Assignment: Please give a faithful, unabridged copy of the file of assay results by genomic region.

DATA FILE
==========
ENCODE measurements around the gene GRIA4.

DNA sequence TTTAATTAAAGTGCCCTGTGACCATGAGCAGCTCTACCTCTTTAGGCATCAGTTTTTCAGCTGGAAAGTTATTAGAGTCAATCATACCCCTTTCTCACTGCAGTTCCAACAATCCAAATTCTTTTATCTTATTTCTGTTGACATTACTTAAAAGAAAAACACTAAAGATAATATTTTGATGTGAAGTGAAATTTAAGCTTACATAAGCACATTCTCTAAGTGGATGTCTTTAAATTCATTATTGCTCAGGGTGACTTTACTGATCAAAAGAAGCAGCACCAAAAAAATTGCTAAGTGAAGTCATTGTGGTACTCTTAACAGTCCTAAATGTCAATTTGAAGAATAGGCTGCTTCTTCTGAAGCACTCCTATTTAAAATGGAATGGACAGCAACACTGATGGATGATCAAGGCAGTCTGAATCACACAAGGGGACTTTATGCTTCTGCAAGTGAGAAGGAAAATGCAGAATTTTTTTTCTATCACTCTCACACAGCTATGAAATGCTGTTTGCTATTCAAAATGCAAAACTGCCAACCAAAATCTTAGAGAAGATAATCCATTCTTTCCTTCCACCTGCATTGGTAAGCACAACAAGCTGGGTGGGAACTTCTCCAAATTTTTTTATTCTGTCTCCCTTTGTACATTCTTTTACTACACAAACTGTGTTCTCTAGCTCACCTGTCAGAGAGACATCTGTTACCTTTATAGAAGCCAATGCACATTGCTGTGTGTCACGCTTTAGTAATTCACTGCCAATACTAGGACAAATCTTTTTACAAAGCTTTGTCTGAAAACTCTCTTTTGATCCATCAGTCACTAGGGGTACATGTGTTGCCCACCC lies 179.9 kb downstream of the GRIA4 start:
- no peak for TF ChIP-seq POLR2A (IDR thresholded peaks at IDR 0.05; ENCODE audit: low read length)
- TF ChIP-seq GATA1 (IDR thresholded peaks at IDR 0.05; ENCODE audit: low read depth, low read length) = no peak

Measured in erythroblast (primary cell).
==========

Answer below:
ENCODE measurements around the gene GRIA4.

DNA sequence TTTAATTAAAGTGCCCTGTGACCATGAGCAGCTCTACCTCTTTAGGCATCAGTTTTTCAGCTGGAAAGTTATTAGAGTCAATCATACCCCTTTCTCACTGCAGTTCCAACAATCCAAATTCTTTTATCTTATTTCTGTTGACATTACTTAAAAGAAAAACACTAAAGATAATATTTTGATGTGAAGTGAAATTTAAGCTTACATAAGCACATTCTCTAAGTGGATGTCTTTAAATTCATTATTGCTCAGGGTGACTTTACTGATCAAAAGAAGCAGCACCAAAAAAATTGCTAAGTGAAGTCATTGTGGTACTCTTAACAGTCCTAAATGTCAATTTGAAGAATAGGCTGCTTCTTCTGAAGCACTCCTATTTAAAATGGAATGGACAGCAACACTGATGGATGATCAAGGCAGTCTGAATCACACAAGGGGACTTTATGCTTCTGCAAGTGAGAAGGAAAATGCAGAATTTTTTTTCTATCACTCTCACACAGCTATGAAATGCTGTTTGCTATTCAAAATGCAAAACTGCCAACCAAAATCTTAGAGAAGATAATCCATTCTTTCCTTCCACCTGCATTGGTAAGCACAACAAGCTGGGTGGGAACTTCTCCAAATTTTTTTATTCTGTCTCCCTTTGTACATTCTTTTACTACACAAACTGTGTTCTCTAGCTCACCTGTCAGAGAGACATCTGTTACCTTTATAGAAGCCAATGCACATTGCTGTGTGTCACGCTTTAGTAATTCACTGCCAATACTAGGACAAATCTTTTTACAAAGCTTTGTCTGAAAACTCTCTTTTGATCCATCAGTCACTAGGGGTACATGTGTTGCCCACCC lies 179.9 kb downstream of the GRIA4 start:
- no peak for TF ChIP-seq POLR2A (IDR thresholded peaks at IDR 0.05; ENCODE audit: low read length)
- TF ChIP-seq GATA1 (IDR thresholded peaks at IDR 0.05; ENCODE audit: low read depth, low read length) = no peak

Measured in erythroblast (primary cell).